When this attribute is used for God, it is often qualified by various adjectives and expressions. To Jonah, God's loyal love is abundant (Jon. 4:2). In Exodus the loyal love is great (Exod. 34:7). In Psalm 63 it is good (v. 4). And in Psalm 118 it is everlasting (vv. 1,2). In fact, Psalm 118 uses an expression of praise that is common enough to be a fixed part of the praise of Israel: "O give thanks ('yadah) to the LORD for he is good; for his loyal love endures forever." Psalm 118 is a praise to God for his deliverance from the enemy, a deliverance that demonstrated that he is faithful to his covenant promises.
5. Piety, Faithful Covenant Acts
This category concerns the response of the people of God to their covenant God. Those who are members of the covenant are expected to show faithful loyal love to God as well as to other members of the covenant. This explains a number of the uses of the word in the Book of Ruth, for all the participants of the family, and of the covenant people, show kindness or loyal love to each other in the things they do.
But here we have other passages that speak to this issue directly. The word of the LORD through Hosea criticizes the people because their khesed was fleeting (Hos. 6:4), but then calls on them to live out their covenant duties because he, the LORD, delights in piety. Isaiah uses this sense of the word when he describes the truly pious or faithful people; in Isaiah 57:1 he parallels our word with the word "the righteous," so we know he has in mind people who are faithful members of the covenant. In the passage he says that they die in the war, and no one misses them--but they lie down in peace. The contrast at the end of the chapter is that there is no peace for the wicked--if they die in the war, their troubles begin.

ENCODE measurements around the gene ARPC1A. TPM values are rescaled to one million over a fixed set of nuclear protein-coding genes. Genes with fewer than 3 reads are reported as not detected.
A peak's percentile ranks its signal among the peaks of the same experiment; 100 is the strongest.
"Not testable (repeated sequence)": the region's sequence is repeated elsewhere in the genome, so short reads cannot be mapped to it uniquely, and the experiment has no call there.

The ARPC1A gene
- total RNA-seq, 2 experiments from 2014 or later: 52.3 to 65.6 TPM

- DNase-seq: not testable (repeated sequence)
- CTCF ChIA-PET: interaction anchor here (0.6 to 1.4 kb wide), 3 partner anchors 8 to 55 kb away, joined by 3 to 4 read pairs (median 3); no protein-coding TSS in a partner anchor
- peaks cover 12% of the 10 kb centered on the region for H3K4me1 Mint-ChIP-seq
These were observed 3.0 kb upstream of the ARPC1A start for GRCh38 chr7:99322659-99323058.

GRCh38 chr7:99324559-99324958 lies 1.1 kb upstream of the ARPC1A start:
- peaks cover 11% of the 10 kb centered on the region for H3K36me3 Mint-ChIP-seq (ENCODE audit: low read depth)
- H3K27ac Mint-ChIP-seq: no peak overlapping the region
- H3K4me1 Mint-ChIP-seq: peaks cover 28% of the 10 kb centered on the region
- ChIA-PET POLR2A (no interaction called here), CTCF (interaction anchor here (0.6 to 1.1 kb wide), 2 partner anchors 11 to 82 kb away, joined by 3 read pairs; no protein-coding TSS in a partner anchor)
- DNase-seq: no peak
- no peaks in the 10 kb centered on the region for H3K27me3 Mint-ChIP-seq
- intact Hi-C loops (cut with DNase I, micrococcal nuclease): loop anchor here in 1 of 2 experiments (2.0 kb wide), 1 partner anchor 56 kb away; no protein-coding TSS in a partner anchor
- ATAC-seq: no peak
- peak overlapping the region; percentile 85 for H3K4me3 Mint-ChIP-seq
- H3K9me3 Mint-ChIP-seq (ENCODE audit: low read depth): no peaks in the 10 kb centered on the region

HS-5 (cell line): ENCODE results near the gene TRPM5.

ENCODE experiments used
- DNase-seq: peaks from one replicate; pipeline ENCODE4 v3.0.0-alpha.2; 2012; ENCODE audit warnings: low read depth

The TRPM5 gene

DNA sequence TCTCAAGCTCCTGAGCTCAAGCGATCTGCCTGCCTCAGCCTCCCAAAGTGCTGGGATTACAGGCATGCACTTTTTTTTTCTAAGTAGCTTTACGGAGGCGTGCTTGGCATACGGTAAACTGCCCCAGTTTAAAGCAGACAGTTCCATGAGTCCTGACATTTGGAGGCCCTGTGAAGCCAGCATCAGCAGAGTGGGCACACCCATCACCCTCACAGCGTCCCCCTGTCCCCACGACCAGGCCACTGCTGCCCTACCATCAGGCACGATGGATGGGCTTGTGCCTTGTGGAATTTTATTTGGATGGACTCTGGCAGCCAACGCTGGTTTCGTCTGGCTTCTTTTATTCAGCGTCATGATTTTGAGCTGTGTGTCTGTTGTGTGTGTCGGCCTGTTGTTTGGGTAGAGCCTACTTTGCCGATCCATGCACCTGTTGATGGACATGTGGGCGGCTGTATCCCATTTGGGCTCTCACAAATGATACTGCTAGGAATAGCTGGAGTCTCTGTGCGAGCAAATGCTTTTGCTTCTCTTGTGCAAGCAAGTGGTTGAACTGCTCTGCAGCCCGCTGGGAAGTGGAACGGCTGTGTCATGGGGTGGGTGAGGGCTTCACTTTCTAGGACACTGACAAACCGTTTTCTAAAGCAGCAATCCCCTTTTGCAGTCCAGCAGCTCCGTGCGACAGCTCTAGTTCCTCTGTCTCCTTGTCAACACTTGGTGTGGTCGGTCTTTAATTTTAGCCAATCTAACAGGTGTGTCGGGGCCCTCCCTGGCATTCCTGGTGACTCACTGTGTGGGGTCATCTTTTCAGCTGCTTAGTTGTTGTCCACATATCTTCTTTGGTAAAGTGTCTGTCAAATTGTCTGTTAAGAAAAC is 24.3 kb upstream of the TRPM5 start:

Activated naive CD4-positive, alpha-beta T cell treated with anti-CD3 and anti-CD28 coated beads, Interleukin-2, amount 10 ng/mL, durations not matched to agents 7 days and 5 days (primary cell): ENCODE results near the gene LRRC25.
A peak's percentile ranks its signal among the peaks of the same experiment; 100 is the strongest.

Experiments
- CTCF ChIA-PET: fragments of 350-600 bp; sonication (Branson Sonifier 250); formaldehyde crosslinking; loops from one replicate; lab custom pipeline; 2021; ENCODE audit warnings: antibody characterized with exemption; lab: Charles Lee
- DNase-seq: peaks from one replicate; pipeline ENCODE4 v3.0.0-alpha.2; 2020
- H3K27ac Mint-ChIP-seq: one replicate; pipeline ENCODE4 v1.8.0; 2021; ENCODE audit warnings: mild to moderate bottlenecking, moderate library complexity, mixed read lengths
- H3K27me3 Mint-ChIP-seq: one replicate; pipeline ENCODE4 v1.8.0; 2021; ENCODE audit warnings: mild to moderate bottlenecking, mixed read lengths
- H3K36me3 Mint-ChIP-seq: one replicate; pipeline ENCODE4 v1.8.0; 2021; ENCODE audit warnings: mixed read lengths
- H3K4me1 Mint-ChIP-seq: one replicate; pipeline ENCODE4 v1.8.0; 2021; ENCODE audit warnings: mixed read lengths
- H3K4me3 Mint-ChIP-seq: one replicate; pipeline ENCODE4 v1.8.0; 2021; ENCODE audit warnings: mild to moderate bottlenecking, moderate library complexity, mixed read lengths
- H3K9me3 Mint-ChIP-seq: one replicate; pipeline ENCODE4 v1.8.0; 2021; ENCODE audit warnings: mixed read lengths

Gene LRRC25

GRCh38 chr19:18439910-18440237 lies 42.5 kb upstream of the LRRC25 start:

Linked to this category of piety, love for God, faithful covenant acts, is the related word khasid, which usually is translated "the pious" or "the godly."
Two words are commonly connected with khesed and therefore have some overlap in meaning. One is the word "truth, faithfulness" ('emet 'aman; see the word study for this). This word only picks up the emphasis on faithfulness, not love.There is also the rakham (also, see the word study for this), "tender mercy, compassion" and even "brotherly love." It picks up the idea of love and compassion, but not the emphasis on the covenant and on faithfulness. There is also a general word for "love," 'ahab (see the word study for this as well); it carries all the connotations of "love" as well as the specific idea of choosing (whereas hating is rejecting).
The LXX (the common designation for the old Greek translations of the Bible, generally referred to as the Septuagint) usually translates khesed with eleos, "mercy, kindness," which is a rather general translation focusing more on the result or benefit of the faithful love of the Lord. For the word khasid it generally uses hosios, "piety."
Modern English translations have been using "steadfast love" or "loyal love" more frequently in line with Glueck's work. But Bibles still will use "lovingkindness," a very general idea, which fits some passages well but does not do justice to most of the religious passages. "Kindness" by itself is workable in a few passages, but usually there is more of an emphasis on the love and loyalty involved in the kind acts.
There is little more to be said on the meaning and use of this word. Bible expositors as well as careful readers will want to be well-versed in the meaning of the word and its use, so that as they study the text they can see the significance of the chosen expression. For example, when David prayed for God to be merciful to him according to his loyal love, David was basing his appeal on the attribute of God that says God loves his people and is faithful to them, even when they are unfaithful. If God has made a covenant with us by his love, then he is faithful to forgive us and to cleanse us from all sin when we confess. And, throughout the psalms, there are few words that provide more reason for praise than khesed, the "loyal love" of God.